If a listener were to visit your station and walk off with some of your public files, is it still your problem?
That was one aspect of a case in which a Michigan commercial broadcaster has been handed a $10,500 fine by the FCC for failing to meet two reporting requirements. It is the most recent development stemming from a notice of apparent liability handed down in 2012.
J & J Broadcasting Inc. was fined for failing to maintain certain items in two of its stations’ public files and for failing to notify the commission of a change in antenna structure ownership. J & J licenses FM station WIMI and AM station WJMS in Ironwood, Mich., a small town near Lake Superior.
Section 73.3526(e)(12) of the FCC Rules require that a station maintain and make available the quarterly issues/programs lists in a public inspection file. According to the commission, the issues/programs lists inform the public of a broadcaster’s treatment of community issues, and maintaining such lists is part of a broadcaster’s obligation to the public. In addition, Section 17.57 requires that a station immediately notify the commission of an ownership change of an antenna structure. The notification is necessary to ensure that structure owners can be quickly contacted in the event of a threat to public safety, according to the FCC.
The Enforcement Bureau visited the stations in September 2011 — following J & J’s purchase of the stations and antenna structure the year prior — and found that five quarterly issues/programs lists were missing from the public inspection file. The commission also said the antenna registration was erroneously listed as belonging to the previous owner. In August 2012, the bureau issued an NAL with a $13,000 fine for violation of the two rules.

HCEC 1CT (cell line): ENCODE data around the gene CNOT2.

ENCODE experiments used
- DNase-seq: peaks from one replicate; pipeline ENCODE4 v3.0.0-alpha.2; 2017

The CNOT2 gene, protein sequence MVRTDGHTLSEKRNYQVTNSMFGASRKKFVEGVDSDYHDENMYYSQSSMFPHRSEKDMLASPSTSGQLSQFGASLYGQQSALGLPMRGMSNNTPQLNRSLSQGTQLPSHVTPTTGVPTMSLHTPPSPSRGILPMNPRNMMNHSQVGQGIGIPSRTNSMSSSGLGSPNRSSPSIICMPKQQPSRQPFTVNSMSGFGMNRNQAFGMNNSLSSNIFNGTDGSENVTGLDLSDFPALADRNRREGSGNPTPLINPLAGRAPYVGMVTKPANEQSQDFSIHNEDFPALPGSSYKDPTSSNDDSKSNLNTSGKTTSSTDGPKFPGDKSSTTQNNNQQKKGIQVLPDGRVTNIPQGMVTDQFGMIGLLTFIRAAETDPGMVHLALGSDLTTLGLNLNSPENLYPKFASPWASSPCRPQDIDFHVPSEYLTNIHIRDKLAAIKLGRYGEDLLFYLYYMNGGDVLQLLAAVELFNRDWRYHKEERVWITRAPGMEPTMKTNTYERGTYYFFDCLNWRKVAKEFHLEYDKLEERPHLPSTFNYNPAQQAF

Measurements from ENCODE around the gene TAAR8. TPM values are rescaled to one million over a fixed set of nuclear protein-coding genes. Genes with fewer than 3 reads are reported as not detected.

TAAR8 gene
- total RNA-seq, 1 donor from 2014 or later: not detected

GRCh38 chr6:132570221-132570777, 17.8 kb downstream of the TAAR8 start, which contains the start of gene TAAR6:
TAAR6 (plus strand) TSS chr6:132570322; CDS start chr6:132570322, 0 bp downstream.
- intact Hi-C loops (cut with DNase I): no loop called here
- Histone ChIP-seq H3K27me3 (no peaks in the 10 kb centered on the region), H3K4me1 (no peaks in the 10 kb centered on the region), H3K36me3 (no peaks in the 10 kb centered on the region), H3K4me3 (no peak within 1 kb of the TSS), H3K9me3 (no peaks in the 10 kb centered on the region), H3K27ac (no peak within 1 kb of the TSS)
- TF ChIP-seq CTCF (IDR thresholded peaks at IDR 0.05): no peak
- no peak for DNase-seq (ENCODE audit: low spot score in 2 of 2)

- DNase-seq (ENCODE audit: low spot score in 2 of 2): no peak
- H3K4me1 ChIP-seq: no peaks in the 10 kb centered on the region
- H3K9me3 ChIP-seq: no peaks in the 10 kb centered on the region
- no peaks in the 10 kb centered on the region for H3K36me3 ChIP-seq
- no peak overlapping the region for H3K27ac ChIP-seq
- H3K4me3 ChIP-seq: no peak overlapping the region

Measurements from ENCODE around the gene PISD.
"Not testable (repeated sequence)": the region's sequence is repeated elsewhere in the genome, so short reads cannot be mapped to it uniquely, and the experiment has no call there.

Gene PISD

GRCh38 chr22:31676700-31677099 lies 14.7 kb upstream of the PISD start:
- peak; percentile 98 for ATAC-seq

J & J did not contest the findings, but did request that the FCC reduce the penalty based on the stations’ history of compliance, financial circumstances and purported efforts to meet regulatory obligations. J & J also reported that the missing quarterly issues/programs lists were the result of a member of the public removing the files, according to the FCC.
The commission was not swayed by the arguments; it found that J & J had not demonstrated significant financial hardship to warrant elimination of the fine, and found that regardless of the actions of a third party, J & J must ensure that public inspection files remain complete.
The commission did agree to reduce the fine to $10,500, a figure that the FCC deemed appropriate given the stations’ history of compliance. Payment is required within 30 calendar days.